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Spain

Southern Spain has long been a popular holiday destnation, but tourists are increasingly turning to the fascinations of another Spain, far removed from the high-rise developments lining the Costa del Sol. Spain is a treasure chest of unforgettable scenery. Separating Spain from France, the snow-capped Pyrenees, as well as having breathtaking views, offer resorts like La Molina and Panticosa with plenty of opportunities for skiing. In the north, the winding rivers and lush, green forests of Galicia present a picture not usually associated with Spain, and in complete contrast to the Moorish-influenced south, Galician culture traces its routes to a Celtic origin.

Practical Information

Area: 505 988 km² (195 363 miles²)

Capital: Madrid. Population: 5.5 million

Population: 44.1 million

Currency: Euro (Eur) = 100 cents

Government: Parliamentary monarchy since 1978.

Tipping: Restaurants often include service in the bill so a tip is discretionary. In cafes and bars, it is 5 to 10%.

Time zone: Mainland Spain/Balearics: GMT + 1 (GMT + 2 from last Sunday in March to last Sunday in October) The Canary Islands: GMT (GMT + 1 from last Sunday in March to last Sunday in October)

Languages: Spanish (Castillian), Catalan (in the northeast), Galician (in the northwest) and Basque (in the north)

Additional descriptions

Spain: Social customs

Spanish life has undergone rapid change in recent years and many of the stricter religious customs are giving way to more modern ways, particularly in the cities and among women. Nonetheless, many old customs, manners and traditions have not faded and hospitality, chivalry and courtesy remain important. Handshaking is the customary form of greeting. Normal social courtesies should be observed when visiting someone’s home. If invited to a private home, a small gift is appreciated. Flowers are only sent for special celebrations. Conservative casual wear is widely acceptable. Some hotels and restaurants encourage men to wear jackets. A black tie is only necessary for very formal occasions and is usually specified if required. Outside resorts, scanty beachwear should be confined to beach or poolside. The evening meal is taken late, generally 2100-2200. The Spanish have two family names; in conversation only the first should be used. A law banning smoking in offices, shops, schools, hospitals, cultural centres and on public transport was introduced on 1 January 2006.Read more customs, manners and traditions have not faded and hospitality, chivalry and courtesy remain important. Handshaking is the customary form of greeting. Normal social courtesies should be observed when visiting someone’s home. If invited to a private home, a small gift is appreciated. Flowers are only sent for special celebrations. Conservative casual wear is widely acceptable. Some hotels and restaurants encourage men to wear jackets. A black tie is only necessary for very formal occasions and is usually specified if required. Outside resorts, scanty beachwear should be confined to beach or poolside. The evening meal is taken late, generally 2100-2200. The Spanish have two family names; in conversation only the first should be used. A law banning smoking in offices, shops, schools, hospitals, cultural centres and on public transport was introduced on 1 January 2006.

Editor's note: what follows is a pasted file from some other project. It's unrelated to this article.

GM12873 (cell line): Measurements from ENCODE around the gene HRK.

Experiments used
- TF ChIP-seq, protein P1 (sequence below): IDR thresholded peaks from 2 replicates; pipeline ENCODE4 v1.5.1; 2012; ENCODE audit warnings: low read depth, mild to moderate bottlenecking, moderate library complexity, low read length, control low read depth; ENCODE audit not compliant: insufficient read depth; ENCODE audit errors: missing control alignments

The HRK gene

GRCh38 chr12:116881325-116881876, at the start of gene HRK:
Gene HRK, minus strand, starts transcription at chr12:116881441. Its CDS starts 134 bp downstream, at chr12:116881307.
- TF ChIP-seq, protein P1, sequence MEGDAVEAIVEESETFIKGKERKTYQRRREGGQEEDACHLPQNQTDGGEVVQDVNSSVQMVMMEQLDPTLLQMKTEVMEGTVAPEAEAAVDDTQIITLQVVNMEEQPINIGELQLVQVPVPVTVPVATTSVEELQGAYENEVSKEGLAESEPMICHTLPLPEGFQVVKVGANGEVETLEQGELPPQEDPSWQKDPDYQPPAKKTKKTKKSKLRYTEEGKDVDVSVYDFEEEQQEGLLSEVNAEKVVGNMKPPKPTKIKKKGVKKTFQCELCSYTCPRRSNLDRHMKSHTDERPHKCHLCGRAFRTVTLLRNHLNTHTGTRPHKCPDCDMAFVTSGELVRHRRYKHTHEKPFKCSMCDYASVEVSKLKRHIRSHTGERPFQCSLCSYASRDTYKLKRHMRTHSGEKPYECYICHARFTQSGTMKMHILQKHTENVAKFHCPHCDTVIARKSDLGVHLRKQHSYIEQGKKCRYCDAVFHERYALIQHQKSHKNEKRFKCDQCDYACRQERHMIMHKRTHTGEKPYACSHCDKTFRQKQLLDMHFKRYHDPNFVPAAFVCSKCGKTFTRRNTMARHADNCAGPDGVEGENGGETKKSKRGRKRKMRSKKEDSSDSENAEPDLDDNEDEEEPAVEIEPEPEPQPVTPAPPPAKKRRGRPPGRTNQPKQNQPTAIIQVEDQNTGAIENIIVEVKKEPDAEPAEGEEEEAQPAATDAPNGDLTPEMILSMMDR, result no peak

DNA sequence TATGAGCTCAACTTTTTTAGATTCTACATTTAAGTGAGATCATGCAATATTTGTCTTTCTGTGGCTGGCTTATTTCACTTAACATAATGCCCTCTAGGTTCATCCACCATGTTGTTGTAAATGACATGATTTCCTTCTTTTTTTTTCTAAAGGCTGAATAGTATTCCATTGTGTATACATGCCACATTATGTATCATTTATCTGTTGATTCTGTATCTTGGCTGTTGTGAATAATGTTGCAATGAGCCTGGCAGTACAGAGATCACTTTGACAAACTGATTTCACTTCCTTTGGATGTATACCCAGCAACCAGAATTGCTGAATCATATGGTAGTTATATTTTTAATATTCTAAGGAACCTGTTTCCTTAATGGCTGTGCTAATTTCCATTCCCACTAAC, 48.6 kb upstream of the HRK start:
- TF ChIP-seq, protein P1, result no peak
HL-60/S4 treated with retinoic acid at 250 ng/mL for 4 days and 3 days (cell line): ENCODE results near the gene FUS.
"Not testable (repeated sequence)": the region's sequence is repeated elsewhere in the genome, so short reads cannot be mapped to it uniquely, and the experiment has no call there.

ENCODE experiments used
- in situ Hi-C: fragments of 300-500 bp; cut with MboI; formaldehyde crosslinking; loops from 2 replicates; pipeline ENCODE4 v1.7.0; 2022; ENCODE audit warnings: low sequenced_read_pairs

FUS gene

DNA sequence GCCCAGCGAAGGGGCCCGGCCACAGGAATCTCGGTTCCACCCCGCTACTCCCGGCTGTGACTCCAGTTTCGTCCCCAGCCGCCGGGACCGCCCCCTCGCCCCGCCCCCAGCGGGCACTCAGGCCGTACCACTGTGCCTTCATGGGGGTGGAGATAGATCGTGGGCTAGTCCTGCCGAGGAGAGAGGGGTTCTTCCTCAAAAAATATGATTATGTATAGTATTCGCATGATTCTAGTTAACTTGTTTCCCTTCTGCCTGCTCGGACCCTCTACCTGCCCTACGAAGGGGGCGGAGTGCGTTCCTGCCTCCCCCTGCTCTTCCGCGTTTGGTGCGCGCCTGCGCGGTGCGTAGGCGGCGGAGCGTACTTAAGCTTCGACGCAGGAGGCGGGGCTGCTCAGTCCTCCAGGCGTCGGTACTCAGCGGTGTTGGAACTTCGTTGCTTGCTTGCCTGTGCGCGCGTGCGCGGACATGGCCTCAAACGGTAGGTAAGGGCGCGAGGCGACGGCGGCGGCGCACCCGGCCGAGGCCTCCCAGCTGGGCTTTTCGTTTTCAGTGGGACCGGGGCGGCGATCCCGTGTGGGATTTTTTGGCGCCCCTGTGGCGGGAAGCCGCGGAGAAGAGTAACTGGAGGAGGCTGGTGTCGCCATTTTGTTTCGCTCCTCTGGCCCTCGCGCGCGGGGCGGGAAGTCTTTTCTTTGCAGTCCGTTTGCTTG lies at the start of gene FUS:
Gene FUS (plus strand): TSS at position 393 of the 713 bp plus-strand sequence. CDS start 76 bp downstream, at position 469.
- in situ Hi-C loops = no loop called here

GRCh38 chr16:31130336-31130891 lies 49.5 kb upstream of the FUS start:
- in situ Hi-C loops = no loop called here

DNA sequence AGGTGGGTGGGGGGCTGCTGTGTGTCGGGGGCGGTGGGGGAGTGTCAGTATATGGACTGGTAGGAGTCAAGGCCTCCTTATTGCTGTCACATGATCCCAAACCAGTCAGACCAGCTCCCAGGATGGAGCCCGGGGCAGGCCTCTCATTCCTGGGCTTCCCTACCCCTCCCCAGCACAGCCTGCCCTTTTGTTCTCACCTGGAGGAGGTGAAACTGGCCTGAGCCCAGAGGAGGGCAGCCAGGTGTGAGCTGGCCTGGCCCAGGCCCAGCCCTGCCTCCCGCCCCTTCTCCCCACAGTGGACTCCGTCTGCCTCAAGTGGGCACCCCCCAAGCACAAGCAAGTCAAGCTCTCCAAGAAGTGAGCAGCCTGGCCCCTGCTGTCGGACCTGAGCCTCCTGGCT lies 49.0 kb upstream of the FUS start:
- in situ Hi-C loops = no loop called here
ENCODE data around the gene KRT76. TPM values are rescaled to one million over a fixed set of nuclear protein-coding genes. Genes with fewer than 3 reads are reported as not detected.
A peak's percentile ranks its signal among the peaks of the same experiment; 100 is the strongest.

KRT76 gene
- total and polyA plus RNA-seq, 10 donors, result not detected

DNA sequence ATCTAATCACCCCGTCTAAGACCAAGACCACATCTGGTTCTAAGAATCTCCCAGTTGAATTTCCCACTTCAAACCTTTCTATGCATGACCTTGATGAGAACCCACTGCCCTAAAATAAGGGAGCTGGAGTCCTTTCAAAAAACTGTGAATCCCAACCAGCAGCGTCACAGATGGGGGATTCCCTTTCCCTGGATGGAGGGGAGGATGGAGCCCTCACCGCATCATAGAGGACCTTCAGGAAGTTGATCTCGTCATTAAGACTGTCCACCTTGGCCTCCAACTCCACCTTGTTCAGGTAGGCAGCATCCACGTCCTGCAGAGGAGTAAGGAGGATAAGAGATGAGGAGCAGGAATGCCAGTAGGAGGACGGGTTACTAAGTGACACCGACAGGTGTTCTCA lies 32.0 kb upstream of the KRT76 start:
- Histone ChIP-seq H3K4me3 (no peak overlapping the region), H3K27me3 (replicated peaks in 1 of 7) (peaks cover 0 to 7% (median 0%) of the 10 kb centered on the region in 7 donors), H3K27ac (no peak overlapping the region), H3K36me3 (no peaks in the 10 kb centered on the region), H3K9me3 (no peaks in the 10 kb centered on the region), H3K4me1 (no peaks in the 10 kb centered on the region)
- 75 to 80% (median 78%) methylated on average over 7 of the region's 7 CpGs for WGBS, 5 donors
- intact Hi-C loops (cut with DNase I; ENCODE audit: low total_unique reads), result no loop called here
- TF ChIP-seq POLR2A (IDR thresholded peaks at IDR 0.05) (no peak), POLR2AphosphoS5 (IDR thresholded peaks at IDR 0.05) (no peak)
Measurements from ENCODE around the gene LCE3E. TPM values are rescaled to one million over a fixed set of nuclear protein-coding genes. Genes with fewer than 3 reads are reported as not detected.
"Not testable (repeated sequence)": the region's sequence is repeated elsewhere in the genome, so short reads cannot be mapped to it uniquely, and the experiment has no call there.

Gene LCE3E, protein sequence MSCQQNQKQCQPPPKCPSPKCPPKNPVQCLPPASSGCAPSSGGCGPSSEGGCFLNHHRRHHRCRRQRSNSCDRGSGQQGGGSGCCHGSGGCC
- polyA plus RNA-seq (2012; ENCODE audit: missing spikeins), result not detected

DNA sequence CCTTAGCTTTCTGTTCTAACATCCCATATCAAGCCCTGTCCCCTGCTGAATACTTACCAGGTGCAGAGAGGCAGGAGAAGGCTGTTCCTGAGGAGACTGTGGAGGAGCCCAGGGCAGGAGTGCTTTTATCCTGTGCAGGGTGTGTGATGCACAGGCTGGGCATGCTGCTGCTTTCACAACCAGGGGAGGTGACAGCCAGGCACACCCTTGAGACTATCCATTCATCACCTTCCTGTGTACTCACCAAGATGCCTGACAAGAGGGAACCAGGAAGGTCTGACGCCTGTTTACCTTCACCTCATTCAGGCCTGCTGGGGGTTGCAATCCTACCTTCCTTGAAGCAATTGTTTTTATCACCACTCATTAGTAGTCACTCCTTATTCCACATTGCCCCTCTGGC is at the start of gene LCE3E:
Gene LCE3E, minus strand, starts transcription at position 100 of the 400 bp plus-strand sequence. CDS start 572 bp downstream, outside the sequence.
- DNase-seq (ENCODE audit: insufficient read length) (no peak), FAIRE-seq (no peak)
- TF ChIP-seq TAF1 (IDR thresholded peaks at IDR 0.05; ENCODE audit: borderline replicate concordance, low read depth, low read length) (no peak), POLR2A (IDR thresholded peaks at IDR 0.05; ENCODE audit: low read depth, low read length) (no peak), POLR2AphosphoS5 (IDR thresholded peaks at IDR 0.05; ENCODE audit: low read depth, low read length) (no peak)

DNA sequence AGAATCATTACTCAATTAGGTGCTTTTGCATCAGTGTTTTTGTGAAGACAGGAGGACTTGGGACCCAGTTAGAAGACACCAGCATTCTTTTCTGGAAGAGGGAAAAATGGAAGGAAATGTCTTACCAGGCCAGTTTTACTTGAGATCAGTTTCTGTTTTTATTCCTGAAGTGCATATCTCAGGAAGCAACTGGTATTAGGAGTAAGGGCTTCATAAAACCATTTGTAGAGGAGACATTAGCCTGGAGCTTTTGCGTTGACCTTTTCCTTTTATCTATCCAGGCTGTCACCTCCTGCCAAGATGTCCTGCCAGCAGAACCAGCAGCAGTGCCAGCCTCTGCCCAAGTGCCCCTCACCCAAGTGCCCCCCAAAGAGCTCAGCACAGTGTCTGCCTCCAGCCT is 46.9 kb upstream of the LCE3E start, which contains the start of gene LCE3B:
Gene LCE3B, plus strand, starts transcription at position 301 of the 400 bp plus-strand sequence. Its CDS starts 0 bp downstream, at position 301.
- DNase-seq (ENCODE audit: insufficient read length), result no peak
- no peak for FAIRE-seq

Spain: Food and local specialties

Eating out in Spain is often cheap and meals are substantial rather than gourmet. One of the best ways to sample Spanish food is to try tapas (snacks), which are served at any time of day in local bars.Read more These range from cheese and olives to squid or meat delicacies and are priced accordingly. Things to know: Restaurants and cafes have table service. Cocktail lounges have table and/or counter service. There are no licensing hours. The national specialties are: Seafood: cod vizcaina or cod pil-pil (Basque provinces), angulas, tasty baby eels (Aguinaga), shellfish and hake à la Gallega (Galicia), lobster Catalan (Catalonia), fresh anchovies (Andalucía). Paella based on meat or seafood (Eastern provinces). Butifarra sausage stewed with beans (Catalonia). Roast meats: lamb, beef, veal and suckling pig (Castile). Gazpacho, a delicious cold vegetable soup (Andalucía). Sherry (there are four main types: fino (very pale and very dry), amontillado (dry, richer in body and darker in colour), oloroso (medium, full-bodied, fragrant and golden) and dulce (sweet)). Wine: Rioja (Logroñ), Valdepeñas (midway between Madrid and Cordóba), Ampurdán, Chacolí (Basque Country) and Perelada (Catalonia), Cava (sparkling wine): Codorniú and Freixenet . Spanish brandy: Lanjarón, Vichy Catalan, Malavella and Font Vella.

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